According to a recent study conducted by researchers at Yale, cancer cells with extra chromosomes rely on those additional chromosomes for the formation of tumors. The researchers discovered that by removing the extra chromosomes, the cells were unable to grow tumors. This finding opens up the possibility of developing a novel cancer treatment strategy that specifically targets the additional chromosomes. The study, co-led by Vishruth Girish and Asad Lakhani, was published in the journal Science.
In human cells, the typical number of chromosomes is 23 pairs. Extra chromosomes, a condition known as aneuploidy, are considered an anomaly. However, the role of these additional chromosomes in cancer development has been unclear—whether they cause cancer or are a result of it.
“If you look at normal skin or normal lung tissue, for example, 99.9% of the cells will have the right number of chromosomes,” said Jason Sheltzer, assistant professor of surgery at Yale School of Medicine and senior author of the study, adding, “But we’ve known for over 100 years that nearly all cancers are aneuploid.”
The researchers developed a new approach called Restoring Disomy in Aneuploid Cells using CRISPR Targeting (ReDACT) and applied it to melanoma, gastric cancer, and ovarian cell lines. They specifically targeted the removal of the abnormal third copy of the “q arm” of chromosome 1, which is found in multiple cancer types, is associated with disease progression, and occurs early in cancer development.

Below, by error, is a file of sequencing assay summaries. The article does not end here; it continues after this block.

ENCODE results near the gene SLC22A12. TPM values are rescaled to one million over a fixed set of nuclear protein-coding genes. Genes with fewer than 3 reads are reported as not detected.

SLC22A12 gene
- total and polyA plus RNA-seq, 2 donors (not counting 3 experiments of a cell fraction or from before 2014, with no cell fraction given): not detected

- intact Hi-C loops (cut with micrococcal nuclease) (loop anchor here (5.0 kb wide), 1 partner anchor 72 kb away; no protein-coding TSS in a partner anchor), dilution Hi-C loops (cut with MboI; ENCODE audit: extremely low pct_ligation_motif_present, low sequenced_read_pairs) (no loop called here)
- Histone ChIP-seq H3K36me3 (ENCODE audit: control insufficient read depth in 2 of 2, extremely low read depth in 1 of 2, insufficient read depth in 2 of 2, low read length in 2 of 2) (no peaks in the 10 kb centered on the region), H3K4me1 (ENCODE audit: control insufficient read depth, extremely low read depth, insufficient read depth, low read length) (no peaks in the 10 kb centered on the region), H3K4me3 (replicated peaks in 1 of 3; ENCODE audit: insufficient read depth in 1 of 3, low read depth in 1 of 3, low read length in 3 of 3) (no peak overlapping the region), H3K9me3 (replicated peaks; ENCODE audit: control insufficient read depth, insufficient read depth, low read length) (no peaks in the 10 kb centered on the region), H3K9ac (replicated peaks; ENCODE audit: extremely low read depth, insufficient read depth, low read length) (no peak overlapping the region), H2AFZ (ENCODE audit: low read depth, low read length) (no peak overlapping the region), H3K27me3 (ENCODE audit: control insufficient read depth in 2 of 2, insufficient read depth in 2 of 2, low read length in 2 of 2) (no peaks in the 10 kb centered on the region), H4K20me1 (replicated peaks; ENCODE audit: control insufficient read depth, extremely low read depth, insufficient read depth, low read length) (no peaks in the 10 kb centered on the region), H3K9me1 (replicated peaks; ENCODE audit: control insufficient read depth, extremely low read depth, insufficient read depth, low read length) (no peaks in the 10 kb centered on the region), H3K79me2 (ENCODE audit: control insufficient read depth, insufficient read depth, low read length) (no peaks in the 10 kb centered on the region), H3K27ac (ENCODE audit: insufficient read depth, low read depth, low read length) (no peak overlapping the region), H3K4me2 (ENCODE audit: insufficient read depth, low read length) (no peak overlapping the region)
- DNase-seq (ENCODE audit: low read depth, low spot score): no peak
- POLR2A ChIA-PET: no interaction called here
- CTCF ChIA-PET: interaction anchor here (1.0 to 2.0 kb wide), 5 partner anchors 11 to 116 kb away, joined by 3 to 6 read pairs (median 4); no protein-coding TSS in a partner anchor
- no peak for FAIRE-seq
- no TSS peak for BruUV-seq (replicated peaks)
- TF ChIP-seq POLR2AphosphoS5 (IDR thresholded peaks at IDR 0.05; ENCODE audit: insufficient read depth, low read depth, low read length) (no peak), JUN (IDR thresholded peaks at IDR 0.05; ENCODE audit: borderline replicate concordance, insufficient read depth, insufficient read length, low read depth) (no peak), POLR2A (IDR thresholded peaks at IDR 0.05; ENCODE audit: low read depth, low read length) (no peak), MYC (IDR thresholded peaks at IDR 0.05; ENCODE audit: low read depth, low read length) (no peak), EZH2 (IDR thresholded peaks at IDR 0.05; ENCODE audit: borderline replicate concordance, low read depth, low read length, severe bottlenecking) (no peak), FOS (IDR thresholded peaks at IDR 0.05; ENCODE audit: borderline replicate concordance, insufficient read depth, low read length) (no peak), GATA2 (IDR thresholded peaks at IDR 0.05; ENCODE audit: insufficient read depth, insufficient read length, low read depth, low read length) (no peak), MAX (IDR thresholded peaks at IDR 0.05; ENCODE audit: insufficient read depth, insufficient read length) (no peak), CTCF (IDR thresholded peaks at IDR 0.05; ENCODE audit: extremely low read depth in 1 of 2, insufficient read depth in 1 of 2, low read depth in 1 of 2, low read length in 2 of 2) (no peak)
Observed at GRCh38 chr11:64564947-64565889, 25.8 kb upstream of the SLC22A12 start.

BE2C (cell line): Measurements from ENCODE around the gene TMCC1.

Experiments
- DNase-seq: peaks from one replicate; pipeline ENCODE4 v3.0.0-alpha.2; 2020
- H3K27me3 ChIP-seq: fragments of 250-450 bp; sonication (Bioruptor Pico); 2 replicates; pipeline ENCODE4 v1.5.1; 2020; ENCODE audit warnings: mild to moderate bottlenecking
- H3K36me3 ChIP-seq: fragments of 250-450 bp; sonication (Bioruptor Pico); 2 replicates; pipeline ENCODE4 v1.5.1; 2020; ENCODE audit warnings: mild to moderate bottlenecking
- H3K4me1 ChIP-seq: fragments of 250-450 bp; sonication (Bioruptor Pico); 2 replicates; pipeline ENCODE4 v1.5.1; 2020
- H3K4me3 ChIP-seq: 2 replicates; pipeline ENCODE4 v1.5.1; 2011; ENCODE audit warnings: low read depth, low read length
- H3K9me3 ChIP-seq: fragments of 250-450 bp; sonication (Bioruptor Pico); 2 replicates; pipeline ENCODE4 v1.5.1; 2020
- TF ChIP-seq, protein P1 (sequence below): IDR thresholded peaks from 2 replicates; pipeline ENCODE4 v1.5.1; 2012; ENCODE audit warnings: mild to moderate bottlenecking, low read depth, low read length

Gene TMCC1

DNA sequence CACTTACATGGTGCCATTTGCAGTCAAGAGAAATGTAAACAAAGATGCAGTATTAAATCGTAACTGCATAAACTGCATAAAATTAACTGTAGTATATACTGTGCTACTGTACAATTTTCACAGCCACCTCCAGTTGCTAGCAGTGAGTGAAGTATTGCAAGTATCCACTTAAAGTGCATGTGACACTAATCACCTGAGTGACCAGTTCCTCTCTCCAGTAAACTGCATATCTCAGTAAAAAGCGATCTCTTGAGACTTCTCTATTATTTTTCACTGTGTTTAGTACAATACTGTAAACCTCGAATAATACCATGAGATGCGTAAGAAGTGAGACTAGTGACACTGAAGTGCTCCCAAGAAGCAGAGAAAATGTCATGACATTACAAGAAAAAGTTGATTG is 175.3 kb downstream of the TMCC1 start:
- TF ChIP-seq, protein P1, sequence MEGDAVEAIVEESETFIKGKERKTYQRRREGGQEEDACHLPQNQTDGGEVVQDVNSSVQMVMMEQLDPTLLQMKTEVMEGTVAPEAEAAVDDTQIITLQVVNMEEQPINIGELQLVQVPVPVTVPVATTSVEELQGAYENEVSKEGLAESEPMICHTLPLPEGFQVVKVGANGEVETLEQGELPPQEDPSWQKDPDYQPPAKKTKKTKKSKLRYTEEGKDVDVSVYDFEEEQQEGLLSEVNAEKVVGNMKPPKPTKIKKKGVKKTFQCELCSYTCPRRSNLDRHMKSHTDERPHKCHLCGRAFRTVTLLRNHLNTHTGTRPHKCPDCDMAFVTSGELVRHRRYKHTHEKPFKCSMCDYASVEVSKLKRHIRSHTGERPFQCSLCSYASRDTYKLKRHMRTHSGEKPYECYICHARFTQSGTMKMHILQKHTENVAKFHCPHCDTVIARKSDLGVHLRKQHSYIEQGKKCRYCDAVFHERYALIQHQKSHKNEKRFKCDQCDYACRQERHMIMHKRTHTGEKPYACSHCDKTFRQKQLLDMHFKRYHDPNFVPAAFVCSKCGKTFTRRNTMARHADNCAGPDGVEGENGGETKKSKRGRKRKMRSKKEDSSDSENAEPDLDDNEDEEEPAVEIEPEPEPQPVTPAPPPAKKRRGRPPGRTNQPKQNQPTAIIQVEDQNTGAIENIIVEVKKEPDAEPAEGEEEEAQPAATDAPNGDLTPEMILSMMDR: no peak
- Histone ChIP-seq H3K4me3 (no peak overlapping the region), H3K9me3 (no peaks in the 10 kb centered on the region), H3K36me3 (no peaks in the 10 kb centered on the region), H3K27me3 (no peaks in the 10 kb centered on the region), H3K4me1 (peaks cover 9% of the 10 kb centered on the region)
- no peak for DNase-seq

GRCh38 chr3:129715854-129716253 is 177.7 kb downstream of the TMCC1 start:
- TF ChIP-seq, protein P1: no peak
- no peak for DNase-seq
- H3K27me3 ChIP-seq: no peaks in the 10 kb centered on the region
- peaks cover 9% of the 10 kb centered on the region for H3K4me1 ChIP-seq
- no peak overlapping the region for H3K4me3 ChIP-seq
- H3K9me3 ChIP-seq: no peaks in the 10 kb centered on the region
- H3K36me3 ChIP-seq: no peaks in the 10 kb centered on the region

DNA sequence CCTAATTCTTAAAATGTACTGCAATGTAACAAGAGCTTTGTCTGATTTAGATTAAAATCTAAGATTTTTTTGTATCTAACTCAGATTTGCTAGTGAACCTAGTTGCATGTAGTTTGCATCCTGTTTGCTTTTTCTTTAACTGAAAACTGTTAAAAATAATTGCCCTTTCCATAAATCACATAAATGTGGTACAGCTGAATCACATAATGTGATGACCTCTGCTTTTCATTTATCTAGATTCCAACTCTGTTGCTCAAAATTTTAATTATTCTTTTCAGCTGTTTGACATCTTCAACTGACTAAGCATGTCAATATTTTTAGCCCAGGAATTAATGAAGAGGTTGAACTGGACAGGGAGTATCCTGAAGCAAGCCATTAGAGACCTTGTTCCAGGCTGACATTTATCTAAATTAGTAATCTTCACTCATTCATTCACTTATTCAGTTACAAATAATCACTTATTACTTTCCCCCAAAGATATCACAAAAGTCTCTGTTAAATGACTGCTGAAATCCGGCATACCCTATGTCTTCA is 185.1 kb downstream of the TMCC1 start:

Sheltzer, who is also a researcher at Yale Cancer Center, said, “For a long time, we could observe aneuploidy but not manipulate it. We just didn’t have the right tools. But in this study, we used the gene-engineering technique CRISPR to develop a new approach to eliminate entire chromosomes from cancer cells, which is an important technical advance. Being able to manipulate aneuploid chromosomes in this way will lead to a greater understanding of how they function.”
By successfully eliminating the extra chromosomes, the researchers observed that the cells lost their ability to form tumors. This indicates that the additional chromosomes play a crucial role in tumor formation and progression. The study’s findings provide insights into the potential for targeted therapies that focus on disrupting the presence of extra chromosomes in cancer cells.
While further research is needed to explore the applicability of this approach across various cancer types, the study highlights a promising avenue for developing more precise and effective treatments for cancer by specifically targeting the abnormal chromosomes.
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